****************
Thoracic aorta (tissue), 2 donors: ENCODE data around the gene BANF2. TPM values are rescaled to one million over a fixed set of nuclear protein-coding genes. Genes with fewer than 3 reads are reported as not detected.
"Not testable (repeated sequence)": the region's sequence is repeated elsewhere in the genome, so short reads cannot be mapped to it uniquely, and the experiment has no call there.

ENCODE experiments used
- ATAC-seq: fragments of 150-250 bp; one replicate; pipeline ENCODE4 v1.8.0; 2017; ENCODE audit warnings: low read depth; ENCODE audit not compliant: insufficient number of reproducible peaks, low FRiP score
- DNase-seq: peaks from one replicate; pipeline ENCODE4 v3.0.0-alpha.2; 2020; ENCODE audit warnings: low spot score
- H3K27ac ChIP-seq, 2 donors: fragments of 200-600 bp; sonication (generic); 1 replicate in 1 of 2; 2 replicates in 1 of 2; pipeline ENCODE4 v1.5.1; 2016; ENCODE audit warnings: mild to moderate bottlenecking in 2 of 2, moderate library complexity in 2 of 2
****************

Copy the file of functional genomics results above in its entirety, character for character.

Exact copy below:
Thoracic aorta (tissue), 2 donors: ENCODE data around the gene BANF2. TPM values are rescaled to one million over a fixed set of nuclear protein-coding genes. Genes with fewer than 3 reads are reported as not detected.
"Not testable (repeated sequence)": the region's sequence is repeated elsewhere in the genome, so short reads cannot be mapped to it uniquely, and the experiment has no call there.

ENCODE experiments used
- ATAC-seq: fragments of 150-250 bp; one replicate; pipeline ENCODE4 v1.8.0; 2017; ENCODE audit warnings: low read depth; ENCODE audit not compliant: insufficient number of reproducible peaks, low FRiP score
- DNase-seq: peaks from one replicate; pipeline ENCODE4 v3.0.0-alpha.2; 2020; ENCODE audit warnings: low spot score
- H3K27ac ChIP-seq, 2 donors: fragments of 200-600 bp; sonication (generic); 1 replicate in 1 of 2; 2 replicates in 1 of 2; pipeline ENCODE4 v1.5.1; 2016; ENCODE audit warnings: mild to moderate bottlenecking in 2 of 2, moderate library complexity in 2 of 2